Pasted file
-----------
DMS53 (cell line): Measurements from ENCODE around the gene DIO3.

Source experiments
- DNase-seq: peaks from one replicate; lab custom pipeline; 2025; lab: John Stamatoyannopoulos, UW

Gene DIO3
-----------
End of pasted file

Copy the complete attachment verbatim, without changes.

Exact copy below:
DMS53 (cell line): Measurements from ENCODE around the gene DIO3.

Source experiments
- DNase-seq: peaks from one replicate; lab custom pipeline; 2025; lab: John Stamatoyannopoulos, UW

Gene DIO3